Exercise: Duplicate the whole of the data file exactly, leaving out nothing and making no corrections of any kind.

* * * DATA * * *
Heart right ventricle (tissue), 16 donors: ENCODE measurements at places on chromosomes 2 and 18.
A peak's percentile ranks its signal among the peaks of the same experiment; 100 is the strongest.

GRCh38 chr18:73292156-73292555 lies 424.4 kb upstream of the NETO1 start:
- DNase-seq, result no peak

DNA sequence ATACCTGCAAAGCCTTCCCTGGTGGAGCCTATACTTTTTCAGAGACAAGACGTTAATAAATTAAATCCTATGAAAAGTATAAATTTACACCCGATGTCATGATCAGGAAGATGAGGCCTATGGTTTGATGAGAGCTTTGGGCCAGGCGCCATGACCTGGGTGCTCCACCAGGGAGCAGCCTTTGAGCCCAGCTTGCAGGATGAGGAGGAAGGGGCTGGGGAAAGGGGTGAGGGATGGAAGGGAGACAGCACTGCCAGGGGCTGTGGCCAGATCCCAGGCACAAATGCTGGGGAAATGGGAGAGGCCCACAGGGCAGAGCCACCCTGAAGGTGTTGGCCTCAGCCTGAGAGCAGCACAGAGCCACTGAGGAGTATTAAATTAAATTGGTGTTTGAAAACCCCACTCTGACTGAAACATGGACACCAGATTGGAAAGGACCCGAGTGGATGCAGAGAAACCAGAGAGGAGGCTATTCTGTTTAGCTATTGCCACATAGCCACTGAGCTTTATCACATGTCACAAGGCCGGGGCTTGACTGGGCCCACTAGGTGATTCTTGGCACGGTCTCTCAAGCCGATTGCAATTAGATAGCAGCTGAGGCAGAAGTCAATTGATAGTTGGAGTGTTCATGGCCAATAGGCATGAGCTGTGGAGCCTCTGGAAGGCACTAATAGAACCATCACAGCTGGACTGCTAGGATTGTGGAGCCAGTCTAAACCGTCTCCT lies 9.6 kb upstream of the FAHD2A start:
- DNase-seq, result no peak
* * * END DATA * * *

Heart right ventricle (tissue), 16 donors: ENCODE measurements at places on chromosomes 2 and 18.
A peak's percentile ranks its signal among the peaks of the same experiment; 100 is the strongest.

GRCh38 chr18:73292156-73292555 lies 424.4 kb upstream of the NETO1 start:
- DNase-seq, result no peak

DNA sequence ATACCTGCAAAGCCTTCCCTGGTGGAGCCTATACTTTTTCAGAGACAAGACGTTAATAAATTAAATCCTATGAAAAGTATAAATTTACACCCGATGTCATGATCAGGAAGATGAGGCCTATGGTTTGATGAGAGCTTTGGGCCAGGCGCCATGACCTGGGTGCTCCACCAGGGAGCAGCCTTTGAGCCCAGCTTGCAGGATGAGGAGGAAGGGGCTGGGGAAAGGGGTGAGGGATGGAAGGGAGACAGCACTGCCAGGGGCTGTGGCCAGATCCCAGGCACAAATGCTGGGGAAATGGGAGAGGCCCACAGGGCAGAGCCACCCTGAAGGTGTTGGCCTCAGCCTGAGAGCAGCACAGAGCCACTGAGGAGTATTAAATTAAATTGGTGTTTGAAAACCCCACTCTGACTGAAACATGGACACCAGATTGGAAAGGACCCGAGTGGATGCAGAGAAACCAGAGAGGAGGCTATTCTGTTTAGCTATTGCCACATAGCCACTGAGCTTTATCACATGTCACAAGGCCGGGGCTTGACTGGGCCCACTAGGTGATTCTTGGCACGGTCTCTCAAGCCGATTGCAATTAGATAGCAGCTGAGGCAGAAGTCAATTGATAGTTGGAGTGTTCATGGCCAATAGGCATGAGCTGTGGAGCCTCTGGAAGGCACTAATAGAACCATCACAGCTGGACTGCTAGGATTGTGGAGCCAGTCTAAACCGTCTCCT lies 9.6 kb upstream of the FAHD2A start:
- DNase-seq, result no peak